The engine is from a roadcutter, the wings are burlap, the wheels are borrowed from a rickshaw: A popcorn seller has caught the attention of the Pakistan Air Force by building his own airplane.
The tale of Muhammad Fayyaz has captured the hearts of many in a nation where millions, just like him, have limited access to education and are fighting for opportunities.
“I was literally in the air. I couldn’t feel anything else,” Fayyaz said of his first flight in a machine he learned to build mainly from viewing TV clips and online blueprints.
Pakistan has been thrilled before by stories of scientific prodigies plucked from obscurity before — notably, that of the engineer who said in 2012 that he had invented a car that could run on water — a story that was later debunked by scientists.
However, Fayyaz insists he flew and his claim is being taken seriously by the Pakistani Air Force, whose representatives have now visited him multiple times, even issuing a certificate to commend his work, he said.
There has been a steady stream of visitors wanting to view his creation, which now sits in the empty courtyard of his three-room home in the village of Tabur in central Punjab province.
The 32-year-old said he had dreamed of joining the air force as a child, but his father died while he was in still in school, forcing him to drop out in the eighth grade and do odd jobs to feed his mother and his five younger siblings.
As an adult, his passion for flying remained undiminished, so he took a wild gamble on a new dream and put everything he had into creating his own craft. By day he worked as a popcorn seller, by night as a security guard, saving every rupee he could. The first thing he had to acquire was information — beginning with watching episodes of the National Geographic Channel’s Air Crash Investigation for insight into thrust, air pressure, torque and propulsion. Cheap Internet access in a nearby city helped fill the gaps, with Fayyaz claiming he spliced blueprints of planes he found online for his own creation.
He sold a piece of family land, and took out a 50,000 rupee (US$350) loan from a micro-finance non-government organization, which he is still paying off. He used his meager funds creatively, buying burlap sacks wholesale and persuading a kind workshop employee who had seen him scouting for materials to build him a propeller.
There was trial and error. Some equipment needed to be replaced, designs had to be altered, the wiring had to be reworked.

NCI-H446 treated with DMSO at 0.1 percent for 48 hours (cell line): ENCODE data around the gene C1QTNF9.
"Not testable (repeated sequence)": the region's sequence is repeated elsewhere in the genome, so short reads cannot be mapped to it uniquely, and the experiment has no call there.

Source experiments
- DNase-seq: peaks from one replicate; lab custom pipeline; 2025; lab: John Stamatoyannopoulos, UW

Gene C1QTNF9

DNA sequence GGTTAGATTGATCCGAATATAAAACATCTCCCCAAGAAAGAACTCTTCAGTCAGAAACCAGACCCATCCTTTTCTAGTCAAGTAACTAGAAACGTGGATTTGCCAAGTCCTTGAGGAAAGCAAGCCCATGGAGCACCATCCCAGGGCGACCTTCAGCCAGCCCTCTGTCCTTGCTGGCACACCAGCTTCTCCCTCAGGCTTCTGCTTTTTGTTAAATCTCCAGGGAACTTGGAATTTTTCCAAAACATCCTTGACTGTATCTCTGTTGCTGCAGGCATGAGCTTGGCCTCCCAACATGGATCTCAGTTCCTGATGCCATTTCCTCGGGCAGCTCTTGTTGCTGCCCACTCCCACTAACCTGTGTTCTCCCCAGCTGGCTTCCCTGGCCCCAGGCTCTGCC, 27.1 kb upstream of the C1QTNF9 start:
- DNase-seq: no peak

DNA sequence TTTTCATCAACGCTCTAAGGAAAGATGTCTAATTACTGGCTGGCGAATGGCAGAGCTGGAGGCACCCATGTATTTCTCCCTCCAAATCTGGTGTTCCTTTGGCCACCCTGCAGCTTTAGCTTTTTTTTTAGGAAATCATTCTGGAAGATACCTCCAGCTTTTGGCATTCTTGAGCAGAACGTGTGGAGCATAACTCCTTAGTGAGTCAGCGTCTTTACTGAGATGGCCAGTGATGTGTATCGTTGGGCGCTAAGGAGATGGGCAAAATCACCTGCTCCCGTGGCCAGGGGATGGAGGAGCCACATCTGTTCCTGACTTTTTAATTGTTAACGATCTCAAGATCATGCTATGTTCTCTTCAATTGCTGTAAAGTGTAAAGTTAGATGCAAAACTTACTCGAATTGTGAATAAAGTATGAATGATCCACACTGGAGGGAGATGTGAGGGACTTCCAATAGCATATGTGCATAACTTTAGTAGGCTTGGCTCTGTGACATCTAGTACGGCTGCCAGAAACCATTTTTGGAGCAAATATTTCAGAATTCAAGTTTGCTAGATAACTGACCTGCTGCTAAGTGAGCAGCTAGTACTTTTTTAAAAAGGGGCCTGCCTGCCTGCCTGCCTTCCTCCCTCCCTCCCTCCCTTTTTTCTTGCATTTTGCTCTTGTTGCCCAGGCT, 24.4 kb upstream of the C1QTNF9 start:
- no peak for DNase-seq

His family worried that he was obsessed.
“I kept telling him to stop. I kept telling him to concentrate on his family and work, he was being crazy over nothing, but he didn’t listen to a single word,” his mother, Mumtaz Bibi, said.
However, Fayyaz kept going. At the end of it all produced a plane — tiny, fragile, and painted a bright blue.
In February, after more than two years of ridicule, he was ready, he said.
Fayyaz said that his friends helped him to block a small road, which he used as a runway for that first flight attempt in February.
The plane reached 120kph before taking off, said Ameer Hussain, a witness who claims to have ridden alongside the plane in a motorcycle.
“It was between two and two-and-half feet [60cm to 76cm] off the ground,” he said. “It flew for about two to three kilometres before landing.”
Reporters have been unable to verify the claim.
However, the attempt made Fayyaz bold enough to want to try again in front of the rest of his village, many of whom had mocked his efforts. He picked March 23, Pakistan Day, for the unveiling.
Police said that hundreds of people crowded around his tiny plane, many clutching national flags.
However, before Fayyaz could even start the engine, the police arrived and arrested him, confiscating his plane.
“I felt as though I had committed one of the worst acts in the world, as though I am the worst person in Pakistan,” he said, adding: “I had been locked up with criminals.”
The court released him with a 3,000 rupee fine.
When AFP visited the local police station, officers said they had arrested Fayyaz, as his plane was a safety threat.
Officer Zafar Iqbal said: “The plane was returned to him as a goodwill gesture. Should he obtain a flying license or permit, he is free to fly.”
Fayyaz’s misfortune resulted in social media fame, and he was called a “hero” and an “inspiration” by some netizens.
Representatives from the Pakistan Air Force have made two visits to view the plane and the commander of a nearby base issued him a certificate that praises his “passion and dexterity” in building what it described as a “mini basic airplane.”
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